Fluconazole tablets are the most common form of suppression. There are many different regimens for this medication. Each person can adjust the tablet dose and timing with a goal of finding the lowest dose and most convenient schedule that prevents symptoms. For some patients this is 200mg fluconazole weekly, for others it is 50mg twice a week, for others it is 100mg daily for 5 days before their period. Whatever works is fine. Itraconazole is an alternative that can be dosed in a similar fashion. Boric acid 600mg vaginal pessaries are also effective for treatment and suppression. However, boric acid can be irritating to the skin, is poisonous if taken by mouth, and cannot be used in pregnancy.
Chronic VVC is diagnosed when people have constant symptoms due to yeast that improve on antifungal treatments but come back when they stop the medication. Typical symptoms are pain, burning, stinging, pain with sex, and intermittent swelling and redness. Abnormal discharge is not an important feature of chronic VVC. The vulval skin may feel fragile and split easily. Discomfort often gets worse before a period and gets better once bleeding begins. Antibiotics make symptoms worse. Chronic VVC can have a devastating impact on quality of life. There is constant vulvovaginal irritation, so people usually stop having sex.
People with chronic VVC often go months or years without a diagnosis. They might have negative swab results for yeast, sometimes because they took a course of antifungal medications recently, and sometimes because the levels of yeast are low. Doctors may believe there is dermatitis and give steroid ointments, but these do not help. People may be told they have ‘vulvodynia’ because there is pain with sex.
The appearance of chronic VVC is subtle. Sometimes there is mild swelling, redness, and skin splits at the labia minora, interlabial fold, and perineum (see Vulval anatomy). The doctor looks for signs of other skin problems, which should be investigated and managed before deciding on a diagnosis of chronic VVC. When a person has the typical symptoms and skin appearance, a positive swab for Candida albicans at any point in time supports the diagnosis of chronic VVC.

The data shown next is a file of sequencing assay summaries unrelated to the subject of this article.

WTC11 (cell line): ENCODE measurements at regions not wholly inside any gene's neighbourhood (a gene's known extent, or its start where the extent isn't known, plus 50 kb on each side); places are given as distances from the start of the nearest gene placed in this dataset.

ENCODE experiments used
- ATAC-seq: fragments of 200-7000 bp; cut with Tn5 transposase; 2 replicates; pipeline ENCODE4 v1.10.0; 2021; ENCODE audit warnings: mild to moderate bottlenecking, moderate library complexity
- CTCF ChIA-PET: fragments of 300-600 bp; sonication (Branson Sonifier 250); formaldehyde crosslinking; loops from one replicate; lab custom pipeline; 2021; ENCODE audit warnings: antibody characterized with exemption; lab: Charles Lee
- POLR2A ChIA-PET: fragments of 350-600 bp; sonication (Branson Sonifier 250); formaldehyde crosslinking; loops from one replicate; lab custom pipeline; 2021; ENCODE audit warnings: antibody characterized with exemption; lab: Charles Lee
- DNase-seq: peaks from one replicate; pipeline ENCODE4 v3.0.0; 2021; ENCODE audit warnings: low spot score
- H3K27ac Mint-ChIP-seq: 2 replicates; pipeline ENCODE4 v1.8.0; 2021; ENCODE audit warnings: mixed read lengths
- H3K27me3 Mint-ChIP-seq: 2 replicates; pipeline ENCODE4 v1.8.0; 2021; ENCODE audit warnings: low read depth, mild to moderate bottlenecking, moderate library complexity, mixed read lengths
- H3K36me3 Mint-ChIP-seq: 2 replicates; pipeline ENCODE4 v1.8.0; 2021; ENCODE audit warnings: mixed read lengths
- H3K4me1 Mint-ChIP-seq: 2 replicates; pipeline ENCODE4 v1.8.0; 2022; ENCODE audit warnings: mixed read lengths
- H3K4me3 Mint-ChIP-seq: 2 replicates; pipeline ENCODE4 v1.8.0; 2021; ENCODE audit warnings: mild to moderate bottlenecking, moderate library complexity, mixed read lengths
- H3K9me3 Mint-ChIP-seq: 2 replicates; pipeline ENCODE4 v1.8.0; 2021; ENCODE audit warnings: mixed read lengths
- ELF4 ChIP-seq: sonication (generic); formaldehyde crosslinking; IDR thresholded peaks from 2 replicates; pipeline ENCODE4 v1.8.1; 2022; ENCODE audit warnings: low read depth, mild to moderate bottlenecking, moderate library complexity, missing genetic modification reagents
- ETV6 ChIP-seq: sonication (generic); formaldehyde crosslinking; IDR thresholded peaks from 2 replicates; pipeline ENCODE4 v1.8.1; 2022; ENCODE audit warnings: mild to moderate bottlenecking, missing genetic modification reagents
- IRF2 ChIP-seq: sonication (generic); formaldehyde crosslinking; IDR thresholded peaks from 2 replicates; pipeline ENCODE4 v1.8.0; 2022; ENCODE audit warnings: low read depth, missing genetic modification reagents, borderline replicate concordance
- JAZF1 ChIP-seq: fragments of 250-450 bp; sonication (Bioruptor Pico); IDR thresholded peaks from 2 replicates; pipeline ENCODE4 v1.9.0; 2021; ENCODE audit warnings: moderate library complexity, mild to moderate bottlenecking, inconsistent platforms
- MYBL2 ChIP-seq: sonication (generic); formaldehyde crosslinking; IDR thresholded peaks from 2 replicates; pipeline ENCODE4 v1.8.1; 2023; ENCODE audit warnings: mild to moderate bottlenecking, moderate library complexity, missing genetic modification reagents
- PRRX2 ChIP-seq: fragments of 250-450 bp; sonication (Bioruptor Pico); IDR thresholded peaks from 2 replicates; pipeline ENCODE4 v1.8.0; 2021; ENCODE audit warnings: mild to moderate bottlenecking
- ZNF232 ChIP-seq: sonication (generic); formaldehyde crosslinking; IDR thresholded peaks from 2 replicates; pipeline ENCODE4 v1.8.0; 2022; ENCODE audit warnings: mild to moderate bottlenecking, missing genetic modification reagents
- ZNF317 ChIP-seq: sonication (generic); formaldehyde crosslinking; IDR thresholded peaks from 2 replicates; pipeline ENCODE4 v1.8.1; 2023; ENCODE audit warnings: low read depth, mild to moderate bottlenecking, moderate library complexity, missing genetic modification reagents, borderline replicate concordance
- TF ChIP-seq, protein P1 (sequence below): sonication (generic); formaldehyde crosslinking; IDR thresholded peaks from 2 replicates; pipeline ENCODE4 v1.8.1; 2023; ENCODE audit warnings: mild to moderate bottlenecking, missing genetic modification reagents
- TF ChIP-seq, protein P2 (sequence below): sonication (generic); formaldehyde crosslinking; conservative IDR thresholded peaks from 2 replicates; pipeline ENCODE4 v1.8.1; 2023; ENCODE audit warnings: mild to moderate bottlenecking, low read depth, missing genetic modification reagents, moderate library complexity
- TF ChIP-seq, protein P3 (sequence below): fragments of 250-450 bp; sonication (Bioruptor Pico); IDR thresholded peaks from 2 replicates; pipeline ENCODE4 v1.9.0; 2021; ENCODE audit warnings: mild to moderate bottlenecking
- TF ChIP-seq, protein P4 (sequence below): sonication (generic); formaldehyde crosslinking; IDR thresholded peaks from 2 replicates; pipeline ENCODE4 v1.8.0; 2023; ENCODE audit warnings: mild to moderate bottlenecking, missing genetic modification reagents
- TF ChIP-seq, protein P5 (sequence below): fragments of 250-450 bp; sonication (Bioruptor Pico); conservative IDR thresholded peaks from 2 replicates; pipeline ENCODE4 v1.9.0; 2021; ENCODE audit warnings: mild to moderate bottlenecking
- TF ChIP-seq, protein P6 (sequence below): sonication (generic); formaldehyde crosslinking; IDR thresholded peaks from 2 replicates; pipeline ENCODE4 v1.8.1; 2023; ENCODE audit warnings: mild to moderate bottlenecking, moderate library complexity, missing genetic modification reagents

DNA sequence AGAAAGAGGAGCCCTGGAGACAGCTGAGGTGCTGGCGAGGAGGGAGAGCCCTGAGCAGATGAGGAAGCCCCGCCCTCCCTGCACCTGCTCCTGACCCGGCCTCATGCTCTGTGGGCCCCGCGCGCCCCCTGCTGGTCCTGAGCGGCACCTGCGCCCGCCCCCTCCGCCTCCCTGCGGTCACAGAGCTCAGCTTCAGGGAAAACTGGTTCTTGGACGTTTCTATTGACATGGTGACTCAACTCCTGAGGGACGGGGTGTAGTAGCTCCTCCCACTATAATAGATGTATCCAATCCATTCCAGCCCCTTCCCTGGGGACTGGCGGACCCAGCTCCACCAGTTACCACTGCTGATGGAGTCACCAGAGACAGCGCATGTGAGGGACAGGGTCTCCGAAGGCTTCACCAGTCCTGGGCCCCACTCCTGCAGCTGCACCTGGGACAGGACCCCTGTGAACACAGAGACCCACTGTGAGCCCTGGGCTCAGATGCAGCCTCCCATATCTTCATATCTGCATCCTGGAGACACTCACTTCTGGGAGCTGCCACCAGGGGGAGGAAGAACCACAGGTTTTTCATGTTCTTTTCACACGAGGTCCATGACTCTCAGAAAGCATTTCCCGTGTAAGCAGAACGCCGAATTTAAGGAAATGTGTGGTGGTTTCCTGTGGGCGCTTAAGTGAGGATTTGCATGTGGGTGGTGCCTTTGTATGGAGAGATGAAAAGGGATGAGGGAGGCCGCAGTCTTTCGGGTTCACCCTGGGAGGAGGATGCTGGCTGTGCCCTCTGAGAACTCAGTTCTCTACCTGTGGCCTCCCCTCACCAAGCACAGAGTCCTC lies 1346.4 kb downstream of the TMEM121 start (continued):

Treatment is daily fluconazole 50-100mg for at least 3 months, followed by re-evaluation with the treating doctor. There is often improvement after a couple weeks, but it can take up to 6 months for symptoms to fully resolve. Once things have settled for a few months, patients can try to reduce the frequency of the fluconazole tablets. Some find that 50mg 2 or 3 times a week is enough to keep them feeling normal. Others need 100mg of fluconazole every day to prevent symptoms. Itraconazole is another option for management of chronic VVC. Nystatin is used in pregnancy or if there is a reaction to tablets. Fluconazole and itraconazole are safe for long-term use unless there are chronic severe liver problems. At higher doses there can be interactions with other medications, so review your medication list with your doctor before starting long-term suppression.
No one knows exactly why chronic VVC occurs. It is possible it relates to an overly strong immune response against low levels of Candida species. This would explain why it takes a while to respond to medications, and why swabs are negative even when there are terrible symptoms.
Cutaneous VVC is an overgrowth of yeast in the skin folds that produces redness and flakiness of the skin. Some people feel stinging and discomfort, but some have no symptoms. Cutaneous VVC occurs mostly in post-menopausal patients who are carrying extra weight and have deep skin folds. Often, they have diabetes and urinary incontinence. The rash looks like jock itch (tinea cruris) or ‘heat rash’.
Treatment is antifungal creams, powders, or tablets. Treatment should be continued until the rash clears, and then one or two weeks after that. Cutaneous VVC often returns and needs another round of treatment. If it does not cause symptoms, many people are happy to treat it when it appears rather than taking chronic medication to prevent it. If it is causing bothersome symptoms, suppression medications can be taken as described above.
Is there anything patients can do to cure or prevent VVC?
There are lots of claims on the internet about cures for thrush. Most of these are not based in science or have been unsuccessful in medical studies. Baking soda baths may be discussed as a candida treatment, but these are usually advised for a syndrome with similar symptoms called cytolytic vaginosis.
Changes that help with VVC
– Using the injection or implant for birth control, rather than the hormonal IUD or combined oral contraceptive pill
– In postmenopausal patients, stopping oestrogen creams, tablets, or patches
– Practicing good vulval care (see Vulval care advice)
Changes that benefit your health overall
– Eating a balanced diet low in processed foods and sugar
– Minimising alcohol consumption
– Quitting tobacco and other drugs
– Maintaining a healthy weight
– Taking antibiotics only if medically necessary
– Getting a good night’s sleep
– Keeping good control of blood sugars in diabetic people
– Maintaining a normal iron level
Examples of things that are NOT effective for most people are:
– Herbal supplements
– Vitamin supplements (other than iron for iron-deficiency)
– ‘Digestive enzyme’ supplements
– Gluten-free or sugar-free diets
– Prebiotics and probiotics
– Colon cleanses
– Tea tree oil or apple cider vinegar baths
– Eating extra yogurt or putting it in a douche
– Treatment of sex partners